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A grassroots movement led by small business owners and other community members across the Palmetto State is looking to undo damage they say was caused by the 2017 passage of new state liquor liability insurance laws. 

The law in question, S. 116, requires all bars, restaurants and venues that serve alcohol after 5 p.m. to carry a $1 million liability insurance policy. The measure was meant to protect victims of drunk driving and their families. But organizers with the grassroots SC Venue Crisis organization say the measure was missing key language to prevent it from being exploited to the detriment of business owners. 

“The insurance policy is typical in business — it’s normal to have coverage of that nature,” said organizer Asheton Reid, one of three organizers who is from Piedmont. “But when there’s no percentage of fault rules attached to that — even if you are just 1% at fault — you can be held responsible for $1 million.”

And in South Carolina, multiple establishments can be held 100% in a lawsuit — the real crux of the problem, Reid said. 

“Frivolous lawsuits in the wake of S. 116 have caused spikes in insurance rates,” she said. “We aren’t saying the victims don’t deserve anything, but this is making insurance companies leave the state. In 2017, we had at least 12 insurance providers, and now we’re down to three in just a few years.”

The average liability policy in the state, Reid said, skyrocketed from between $2,000 and $5,000 to up to $25,000. Some business owners said they struggled to find rates below $100,000. The higher costs are threatening to close dozens of small businesses across the state.  

“Most small businesses can’t afford that, and even those that can shouldn’t have to,” Reid said.

Potential avenues for change

Proposed legislation in the state House of Representatives and Senate is looking to remedy the situation, and advocates are also encouraging broader tort reform to make it more difficult for so-called “frivolous lawsuits” to cripple business owners. 

H. 4529, the S.C. Save Our Venues Act, was introduced in the S.C. House in June as the session was drawing to a close. It would prevent businesses from being held liable for injury, death or damage caused by an individual who became overly intoxicated as long as the business did not continue to sell alcohol to that individual beyond a reasonable level.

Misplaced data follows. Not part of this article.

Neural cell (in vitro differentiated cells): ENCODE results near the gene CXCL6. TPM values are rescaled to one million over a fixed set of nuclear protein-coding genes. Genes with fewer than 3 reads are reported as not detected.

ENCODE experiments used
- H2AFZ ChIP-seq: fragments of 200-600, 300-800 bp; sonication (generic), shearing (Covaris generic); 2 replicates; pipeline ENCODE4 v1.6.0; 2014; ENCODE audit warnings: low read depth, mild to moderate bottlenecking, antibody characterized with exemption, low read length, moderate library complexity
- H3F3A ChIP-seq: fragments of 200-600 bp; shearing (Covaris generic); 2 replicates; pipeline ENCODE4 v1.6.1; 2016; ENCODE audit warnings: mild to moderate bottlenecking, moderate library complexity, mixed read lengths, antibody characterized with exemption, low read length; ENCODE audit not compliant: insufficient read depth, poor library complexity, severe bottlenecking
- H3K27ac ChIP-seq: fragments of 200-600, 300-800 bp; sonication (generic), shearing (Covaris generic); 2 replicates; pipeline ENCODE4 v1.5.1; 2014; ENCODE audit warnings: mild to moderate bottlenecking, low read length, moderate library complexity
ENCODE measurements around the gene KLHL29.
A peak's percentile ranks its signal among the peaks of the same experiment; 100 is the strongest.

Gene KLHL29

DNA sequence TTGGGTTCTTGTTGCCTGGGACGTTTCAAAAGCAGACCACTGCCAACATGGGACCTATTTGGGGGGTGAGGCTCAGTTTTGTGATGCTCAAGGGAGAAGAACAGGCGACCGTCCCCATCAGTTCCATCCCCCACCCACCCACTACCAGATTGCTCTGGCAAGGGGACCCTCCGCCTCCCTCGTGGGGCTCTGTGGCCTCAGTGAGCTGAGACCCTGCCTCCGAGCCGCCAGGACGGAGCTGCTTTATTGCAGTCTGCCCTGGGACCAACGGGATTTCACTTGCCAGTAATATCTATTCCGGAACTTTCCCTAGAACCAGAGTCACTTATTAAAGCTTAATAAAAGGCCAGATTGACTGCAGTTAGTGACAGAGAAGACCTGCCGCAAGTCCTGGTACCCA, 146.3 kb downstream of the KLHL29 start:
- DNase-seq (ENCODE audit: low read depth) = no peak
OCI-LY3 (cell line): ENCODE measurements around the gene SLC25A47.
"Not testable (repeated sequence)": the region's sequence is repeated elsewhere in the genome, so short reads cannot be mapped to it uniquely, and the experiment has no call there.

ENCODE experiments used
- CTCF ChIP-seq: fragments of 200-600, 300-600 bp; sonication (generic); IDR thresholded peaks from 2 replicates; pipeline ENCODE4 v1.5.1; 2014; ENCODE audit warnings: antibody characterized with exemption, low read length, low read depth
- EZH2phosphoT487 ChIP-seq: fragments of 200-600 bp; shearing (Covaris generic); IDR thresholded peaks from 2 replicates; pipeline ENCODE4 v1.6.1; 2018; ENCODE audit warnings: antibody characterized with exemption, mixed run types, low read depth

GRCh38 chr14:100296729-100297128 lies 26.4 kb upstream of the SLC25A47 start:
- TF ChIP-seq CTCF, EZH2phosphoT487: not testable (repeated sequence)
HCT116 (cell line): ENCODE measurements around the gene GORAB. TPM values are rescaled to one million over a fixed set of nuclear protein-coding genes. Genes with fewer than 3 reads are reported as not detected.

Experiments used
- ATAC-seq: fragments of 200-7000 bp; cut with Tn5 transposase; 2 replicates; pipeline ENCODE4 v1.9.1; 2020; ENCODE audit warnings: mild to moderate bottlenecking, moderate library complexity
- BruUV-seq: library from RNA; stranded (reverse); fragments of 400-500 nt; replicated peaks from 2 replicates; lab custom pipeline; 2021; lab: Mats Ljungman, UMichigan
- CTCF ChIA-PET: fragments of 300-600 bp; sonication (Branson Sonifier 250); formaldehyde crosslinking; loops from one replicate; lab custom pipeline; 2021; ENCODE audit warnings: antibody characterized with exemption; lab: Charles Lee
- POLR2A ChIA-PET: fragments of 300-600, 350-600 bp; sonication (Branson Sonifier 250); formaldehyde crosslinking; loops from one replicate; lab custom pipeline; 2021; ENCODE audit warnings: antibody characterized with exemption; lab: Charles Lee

The bill, introduced by S.C. Rep. Stewart Jones, R-Laurens, has 15 co-sponsors and was referred to the Judiciary Committee June 14. It likely won’t be considered until next year.

“We would love for [S.C. Gov. Henry] McMaster to call an emergency session to bring people back in on this issue before more businesses are forced to close,” Reid said. “Think of the unemployment this could cause — the trickle-down effect. The venue isn’t just the building; it’s the bar staff, the wait staff, distribution and food providers.”

Another Senate bill, the S.C. Justice Act, introduced by senior S.C. Sen. Thomas Alexander, R-Oconee, would amend several state laws governing percentage of fault and liability. It was referred to a Senate subcommittee in March chaired by S.C. Sen. Gerald Malloy, a Democratic sponsor of the current law. Malloy did not respond to requests for comment. 

“The tort reform is designed to make it harder for plaintiffs to sue,” Reid said. “It’s to make sure these lawsuits are fair, not frivolous. It can also decrease potential compensation after a suit has been won, placing caps on economic damages and attorney fees.”

Getting others involved 

The SC Venue Crisis movement has hosted several town hall meetings across the state to drum up support for the effort. The next town hall is set for 7 p.m. Aug. 14 at Frothy Beard Brewing Co. in Charleston. 

According to organizers, several Lowcountry legislators said that they were interested in attending, including S.C. Rep. J.A. Moore, D-S.C., and S.C. Sen. Sandy Senn, R-S.C., but they did not respond to requests for comment. 

“The town halls are really where we have the biggest chance of getting things done,” Reid said. “We’re telling everyone to, respectfully, because nothing gets done by being rude, contact their local legislators and let them know to support H. 4529 and S. 533.

“We have everyone’s best interest at heart,” she added. “It’s a legislative problem, and we want those who were voted in to make sure these small business owners and South Carolinians are taken care of and don’t have to worry about where their next paycheck is coming from.”

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